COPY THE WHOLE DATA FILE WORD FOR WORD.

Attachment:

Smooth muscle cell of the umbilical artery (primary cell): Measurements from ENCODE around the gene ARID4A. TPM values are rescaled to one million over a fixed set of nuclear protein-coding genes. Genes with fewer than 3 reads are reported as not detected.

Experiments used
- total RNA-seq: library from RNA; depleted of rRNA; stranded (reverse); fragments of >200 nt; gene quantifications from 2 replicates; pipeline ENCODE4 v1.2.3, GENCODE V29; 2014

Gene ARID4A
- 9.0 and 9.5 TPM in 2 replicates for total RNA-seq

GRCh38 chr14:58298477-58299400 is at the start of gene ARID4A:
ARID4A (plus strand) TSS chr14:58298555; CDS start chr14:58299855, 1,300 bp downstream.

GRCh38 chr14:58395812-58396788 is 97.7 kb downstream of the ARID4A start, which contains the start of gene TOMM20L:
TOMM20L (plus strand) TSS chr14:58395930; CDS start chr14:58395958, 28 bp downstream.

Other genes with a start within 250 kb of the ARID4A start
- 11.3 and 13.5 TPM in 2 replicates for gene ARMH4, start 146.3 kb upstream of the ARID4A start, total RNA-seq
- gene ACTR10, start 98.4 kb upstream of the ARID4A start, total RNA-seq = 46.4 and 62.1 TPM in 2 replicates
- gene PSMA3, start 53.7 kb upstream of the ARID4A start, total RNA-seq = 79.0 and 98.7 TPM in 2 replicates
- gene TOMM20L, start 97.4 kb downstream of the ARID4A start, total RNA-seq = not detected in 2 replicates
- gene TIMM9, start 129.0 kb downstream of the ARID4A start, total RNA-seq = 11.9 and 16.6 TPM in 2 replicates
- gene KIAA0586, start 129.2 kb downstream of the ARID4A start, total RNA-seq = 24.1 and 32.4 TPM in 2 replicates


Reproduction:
Smooth muscle cell of the umbilical artery (primary cell): Measurements from ENCODE around the gene ARID4A. TPM values are rescaled to one million over a fixed set of nuclear protein-coding genes. Genes with fewer than 3 reads are reported as not detected.

Experiments used
- total RNA-seq: library from RNA; depleted of rRNA; stranded (reverse); fragments of >200 nt; gene quantifications from 2 replicates; pipeline ENCODE4 v1.2.3, GENCODE V29; 2014

Gene ARID4A
- 9.0 and 9.5 TPM in 2 replicates for total RNA-seq

GRCh38 chr14:58298477-58299400 is at the start of gene ARID4A:
ARID4A (plus strand) TSS chr14:58298555; CDS start chr14:58299855, 1,300 bp downstream.

GRCh38 chr14:58395812-58396788 is 97.7 kb downstream of the ARID4A start, which contains the start of gene TOMM20L:
TOMM20L (plus strand) TSS chr14:58395930; CDS start chr14:58395958, 28 bp downstream.

Other genes with a start within 250 kb of the ARID4A start
- 11.3 and 13.5 TPM in 2 replicates for gene ARMH4, start 146.3 kb upstream of the ARID4A start, total RNA-seq
- gene ACTR10, start 98.4 kb upstream of the ARID4A start, total RNA-seq = 46.4 and 62.1 TPM in 2 replicates
- gene PSMA3, start 53.7 kb upstream of the ARID4A start, total RNA-seq = 79.0 and 98.7 TPM in 2 replicates
- gene TOMM20L, start 97.4 kb downstream of the ARID4A start, total RNA-seq = not detected in 2 replicates
- gene TIMM9, start 129.0 kb downstream of the ARID4A start, total RNA-seq = 11.9 and 16.6 TPM in 2 replicates
- gene KIAA0586, start 129.2 kb downstream of the ARID4A start, total RNA-seq = 24.1 and 32.4 TPM in 2 replicates